This is a story of trial. And error. But mostly of trial–the harrowing journey any idea takes from my brain into reality and finally into the mouths of roommates and neighbors and general squatters who just seem to be constantly showing up. For more info on my new digs for the summer, check out my COMPLETELY different (but still food-themed) blog http://www.tumblr.com/blog/whatlathamate.
Our summer house is definitely geared towards a college crowd. There is an ant infestation. The basement floods every time we do laundry. Yesterday someone broke the oven handle by lightly grazing it. And our recycling container is perpetually overflowing with beer bottles. In short; it’s the life, at least for a little while. And my life right now includes waking up at 5 am to bake bread and cookies at a beautiful farm in the mountains, and occasionally watch piglets being born. Oh, and free cheese!
Summer means more free time to try new things, follow your dreams, etc. I did both in this recipe, with mixed results. In the spirit of experimentation, I made three versions of these rhubarb walnut cakes, some of which worked better than other but all of which were eaten in a single sitting.
This recipe is based off a Spiced Plum Streusel Cake from David Lebovitz’s Ready for Dessert. I was feeling nostalgic for my times in Alaska last summer, so I subbed in rhubarb and used walnuts which I found in a cabinet in place of almonds (thank you, previous tenants! I hope you didn’t have any serious diseases!). I made half of the batter into mini-cakes using muffin tins, and the other half became a pseudo-upside-down cake. While I have a soft spot for upside-down cakes and the ta-da moment when you flip them over, the original recipe took the literal cake—rhubarb compote + crumb on top of the cake is definitely the winner.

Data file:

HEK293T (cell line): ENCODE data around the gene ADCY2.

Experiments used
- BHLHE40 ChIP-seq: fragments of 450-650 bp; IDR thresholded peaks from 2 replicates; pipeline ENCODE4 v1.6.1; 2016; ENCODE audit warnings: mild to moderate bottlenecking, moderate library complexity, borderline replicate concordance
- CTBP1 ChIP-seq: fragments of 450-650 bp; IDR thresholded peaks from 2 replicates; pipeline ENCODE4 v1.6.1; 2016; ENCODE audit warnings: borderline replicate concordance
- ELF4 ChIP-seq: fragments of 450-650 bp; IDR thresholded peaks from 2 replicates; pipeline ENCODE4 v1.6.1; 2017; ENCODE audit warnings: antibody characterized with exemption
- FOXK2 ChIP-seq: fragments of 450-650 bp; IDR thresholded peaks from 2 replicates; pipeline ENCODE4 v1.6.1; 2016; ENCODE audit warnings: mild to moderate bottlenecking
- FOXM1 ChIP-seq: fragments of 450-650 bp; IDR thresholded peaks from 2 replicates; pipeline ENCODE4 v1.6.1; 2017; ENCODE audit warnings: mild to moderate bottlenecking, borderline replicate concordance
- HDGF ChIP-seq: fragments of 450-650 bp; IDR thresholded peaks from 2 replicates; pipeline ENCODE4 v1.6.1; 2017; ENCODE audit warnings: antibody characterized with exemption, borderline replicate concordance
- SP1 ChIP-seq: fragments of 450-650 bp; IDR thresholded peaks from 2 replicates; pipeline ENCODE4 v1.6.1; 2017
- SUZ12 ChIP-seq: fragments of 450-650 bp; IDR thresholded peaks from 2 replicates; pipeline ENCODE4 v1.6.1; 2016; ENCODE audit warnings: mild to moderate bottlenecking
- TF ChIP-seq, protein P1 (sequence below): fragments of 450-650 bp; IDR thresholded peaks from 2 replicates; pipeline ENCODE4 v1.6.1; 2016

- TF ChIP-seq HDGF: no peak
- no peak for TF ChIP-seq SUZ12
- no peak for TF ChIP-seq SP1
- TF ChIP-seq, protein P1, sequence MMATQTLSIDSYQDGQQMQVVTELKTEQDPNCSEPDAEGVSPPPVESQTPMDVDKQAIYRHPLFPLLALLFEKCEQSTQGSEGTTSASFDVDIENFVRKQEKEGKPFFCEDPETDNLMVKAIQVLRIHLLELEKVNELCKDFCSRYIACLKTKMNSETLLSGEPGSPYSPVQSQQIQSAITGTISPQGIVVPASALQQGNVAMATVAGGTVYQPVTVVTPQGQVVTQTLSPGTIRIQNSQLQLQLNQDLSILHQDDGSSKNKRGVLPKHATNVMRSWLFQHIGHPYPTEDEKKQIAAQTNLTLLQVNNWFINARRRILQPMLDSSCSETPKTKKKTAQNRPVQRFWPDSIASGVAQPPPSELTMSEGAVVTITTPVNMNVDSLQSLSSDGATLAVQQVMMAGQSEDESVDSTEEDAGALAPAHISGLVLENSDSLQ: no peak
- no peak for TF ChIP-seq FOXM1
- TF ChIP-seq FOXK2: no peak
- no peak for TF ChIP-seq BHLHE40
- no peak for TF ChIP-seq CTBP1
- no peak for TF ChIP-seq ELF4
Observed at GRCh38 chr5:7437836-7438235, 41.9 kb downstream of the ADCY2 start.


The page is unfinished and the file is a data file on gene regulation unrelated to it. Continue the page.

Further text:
My recommendation? Bake this in a bundt pan or muffin tins, and treat it like a delicious, buttery, summery coffee cake. But however you make it, I don’t think anyone will complain.
Spiced Rhubarb Streusel Cake
- 1 cup chopped walnuts
- 1 tablespoon AP flour
- 1 tablespoon wheat flour
- 1/3 cup packed light brown sugar
- 1/2 tsp. cinnamon
- 1/2 tsp. cardamom
- 1 1/2 T unsalted butter, melted
- 1 cup AP flour
- 1/2 cup whole wheat flour
- 1/2 tsp. baking powder
- 1/2 tsp. baking soda
- 1 1/2 tsp. ginger
- 1/2 tsp. cinnamon
- 1/2 tsp. salt
- 1/2 cup unsalted butter, at room temperature
- 3/4 cup granulated sugar
- 2 large eggs, at room temperature
- 1 tsp. vanilla extract
- 1/2 cup buttermilk, at room temperature
- 2 cups rhubarb (about three large stalks), chopped
- 1/3 cup sugar
- 1 T butter
- pinch of salt
Preheat the oven to 350 degrees. Butter the bottom and sides of a 9-inch springform pan, or 12 muffin tins, depending on your preference.
Make the compote:
Melt butter in a medium saucepan. Add sugar, butter, and rhubarb, and cook for about seven minute, or until rhubarb is soft and melty. Set aside and let cool.
Make the streusel:
In a medium bowl, combine the walnuts, both flours, the brown sugar, the spices, and the melted butter. Toss the mixture with your fingers until evenly moistened. Set aside.
Make the cake:
In a small bowl, whisk together the flours, baking powder, baking soda, ginger, cinnamon, and salt.
In a stand mixer fitted with the paddle attachment (or by hand, as I did), beat together the 1/2 cup butter and granulated sugar on medium speed until light and fluffy, 3 to 5 minutes. Add the eggs one at a time, beating until completely incorporated. Stir in half the flour mixture, followed by the 1 teaspoon vanilla and the buttermilk, and finally, the remaining flour mixture. Mix until just combined.
Scrape the batter into the prepared pan and smooth the top. Distribute the rhubarb compote on top. Sprinkle the streusel over the compote.
Bake until the top is nicely browned and a toothpick inserted into the center of the cake comes out clean, 55 minutes. Let cool completely.
Run a knife around the sides of the cake to help loosen it from the pan. Release the sides of the springform pan. Serve with whipped cream, creme fraiche, or nada.